Moslem Council: Temple Mount is Jewish
arutz 7 ^ | 9-1-08 | Hillel Fendel
Posted on Monday,
September 01, 2008 11:18:20 AM by Nachum
(IsraelNN.com) The widely-disseminated Arab Moslem position
that the Temple Mount
is not Jewish has been debunked - by the Supreme Moslem Council (Waqf) of Jerusalem, in a Temple Mount
guide published in 1925.
Wakf guidebook, 1925, cover The Temple
Guidebook Puts the Lie to Current Arab Campaign In
1997, the chief Moslem cleric of the Palestinian Authority, Mufti Ikrama Sabri, stated, "The
claim of the Jews to the right over [Jerusalem] is false, and we recognize
nothing but an entirely Islamic Jerusalem under Islamic supervision..."
Thus began a campaign to convince the world that
the millennia-old natural association between Jerusalem and Jews was untrue. As Islamic
Movement chief Raed Salah
stated in 2006, "We remind, for the 1,000th time, that the entire Al-Aqsa mosque [on the Temple Mount], including all of its area
and alleys above the ground and under it, is exclusive and absolute Moslem
property, and no one else has any rights to even one grain of earth in
is now known that this "absolute" Moslem claim is actually not as
absolute as claimed. In fact, back in 1925, the Supreme Moslem Council - also
known as the Waqf, which has overseen Temple Mount
activities on behalf of the Moslem religion for hundreds of years - boasted
proudly that the site was none other than that of Solomon's Temple.
Temple Institute (http://www.templeinstitute.org) reports that it has acquired
a copy of the official 1925 Supreme Moslem Council Guide Book to Al-Haram Al-Sharif (the Moslem name
for the Temple Mount). On page 4, the Waqf states, "Its identity with the site of Solomon's Temple is beyond dispute.
This, too, is the spot, according to universal belief, on which 'David built
there an altar unto the L-rd...', citing the source in
2 Samuel XXIV,25.
Wakf guidebook, 1925, excerpt close-up The Temple Institute
on page 16, the pamphlet makes reference to the underground area in the
south-east corner of the Mount, which is refers to as Solomon's Stables.
"Little is known for certain of the history of the chamber itself,"
the guide reads. "It dates probably as far back as the construction of
According to Josephus, it was in existence and was used as a place of refuge by
the Jews at the time of the conquest of Jerusalem
by Titus in the year 70 A.D."
The Temple Mount
was in fact the site of the two Jewish Holy Temples which stood for nearly
1,000 years (see below).
Wakf guidebook, 1925, excerpt The Temple Institute
Proof of Moslem Anti-Jewish Revisionism The Temple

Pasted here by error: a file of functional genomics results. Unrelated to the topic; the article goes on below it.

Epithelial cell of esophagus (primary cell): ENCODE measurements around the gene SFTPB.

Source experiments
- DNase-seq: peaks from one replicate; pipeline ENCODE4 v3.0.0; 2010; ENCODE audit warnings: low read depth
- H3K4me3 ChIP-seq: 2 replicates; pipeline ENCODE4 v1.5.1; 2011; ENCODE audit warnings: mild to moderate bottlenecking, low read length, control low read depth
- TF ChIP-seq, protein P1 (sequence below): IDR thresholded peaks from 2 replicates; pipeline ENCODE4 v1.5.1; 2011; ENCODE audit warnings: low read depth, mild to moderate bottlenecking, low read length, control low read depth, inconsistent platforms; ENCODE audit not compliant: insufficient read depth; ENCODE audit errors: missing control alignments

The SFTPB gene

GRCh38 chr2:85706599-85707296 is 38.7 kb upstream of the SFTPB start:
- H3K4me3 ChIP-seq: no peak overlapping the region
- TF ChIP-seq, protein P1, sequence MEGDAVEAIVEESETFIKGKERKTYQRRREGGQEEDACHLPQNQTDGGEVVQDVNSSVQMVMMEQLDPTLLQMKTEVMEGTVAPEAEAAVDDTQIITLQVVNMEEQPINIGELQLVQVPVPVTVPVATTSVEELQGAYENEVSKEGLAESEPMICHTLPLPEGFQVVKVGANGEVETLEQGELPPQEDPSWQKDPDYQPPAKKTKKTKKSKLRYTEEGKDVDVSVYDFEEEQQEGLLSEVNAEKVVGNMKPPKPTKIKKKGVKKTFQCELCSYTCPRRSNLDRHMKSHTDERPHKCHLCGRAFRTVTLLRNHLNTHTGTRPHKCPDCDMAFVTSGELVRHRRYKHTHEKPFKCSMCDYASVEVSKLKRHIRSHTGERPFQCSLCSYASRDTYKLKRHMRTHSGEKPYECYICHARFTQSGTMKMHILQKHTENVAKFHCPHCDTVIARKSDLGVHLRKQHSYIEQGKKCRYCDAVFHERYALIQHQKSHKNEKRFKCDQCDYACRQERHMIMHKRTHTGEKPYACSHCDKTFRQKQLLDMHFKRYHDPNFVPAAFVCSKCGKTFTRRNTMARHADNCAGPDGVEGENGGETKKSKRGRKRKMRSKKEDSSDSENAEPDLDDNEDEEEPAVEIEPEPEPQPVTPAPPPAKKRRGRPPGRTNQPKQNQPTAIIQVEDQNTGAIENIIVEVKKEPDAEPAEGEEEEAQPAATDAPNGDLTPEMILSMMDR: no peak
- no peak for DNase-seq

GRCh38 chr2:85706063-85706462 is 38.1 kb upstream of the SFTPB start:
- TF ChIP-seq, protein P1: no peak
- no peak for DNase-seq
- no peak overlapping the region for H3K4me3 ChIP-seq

Institute's Rabbi Chaim Richman writes that the
pamphlet provides proof that the Waqf's current
position is a departure from traditional Muslim belief. "In recent
years," he writes, "the Moslem Waqf has
come to deny the historic existence of the Holy
Temple, claiming that the Temple Mount
belongs solely to the Moslem nation, and that there exists no connection
between the Jewish nation and the Temple
Mount. It is clear from
this pamphlet that the revised Waqf position strays
from traditional Moslem acknowledgment of the Mount's Jewish antecedents."
"The current denial of historical reality is
merely one tool in the war being waged by Moslems against the G-d of Israel and the
entire 'infidel' world," Richman declares.
Examples of the new Palestinian/Arab position on Jerusalem: PA Mufti Sabri was quoted in the Palestinian daily Al-Ayyam on November 22, 1997 as saying, "The 'Al-Buraq' Wall [the Western Wall] is a part of the Al-Aqsa Mosque. The Jews have no relation to it."
The same newspaper, on July 18, 1997, reported
that Hamad Yusef, head of
The Institution for the Rejuvenation of the Palestinian Heritage, referred to
the "false historical claim of the Jews in the holy city, a claim which
they were unable to prove in all of the excavations conducted by foreign groups
for the past hundred years." The paper also stated that Hamad "accused the Israelis of unprecedented
historical forgeries, emphasizing the Palestinian, the Arab and the Islamic
nature of the holy city for the past 6,000 years. Israel
fails in her attempt to find a historical connection to Jerusalem." (courtesy
of Jewish Virtual Library)
Jewish History on the Mount The
Temple Mount in Jerusalem
was the site of the two Jewish Holy Temples, the first of which was built by
King Solomon in the year 832 BCE, close to 1,500 years before Islam was
founded. It stood for over 400 years, and after the 70-year Babylonian Exile, a
Second Temple was built on the same site. Thus,
for nearly 1,000 years, Holy Temples stood on the site, until the Romans
conquered the entire land and destroyed the Second Temple.
Though the area came under the control of the Romans, Byzantines, Moslems,
Christians, Turks, British and others over the intervening centuries, Jerusalem
and the Temple Mount were always the focus of Jewish religious and national
yearnings, and continued to be the Jews' "capital" even while in
exile. In the Six Day War of 1967, the modern State of Israel liberated the Temple Mount
area and all of Jerusalem,
placing it under Jewish control once again after a hiatus of 1,900 years.
Israel, however, never actualized its sovereignty over the holy Temple Mount
site, but rather granted the Waqf nearly total
control. Jews, in fact, have not been allowed to pray there ever since
then-Chief IDF Rabbi Shlomo Goren led a prayer
service there on the first Tisha B'Av
after the liberation. Jews' visiting hours are also restricted.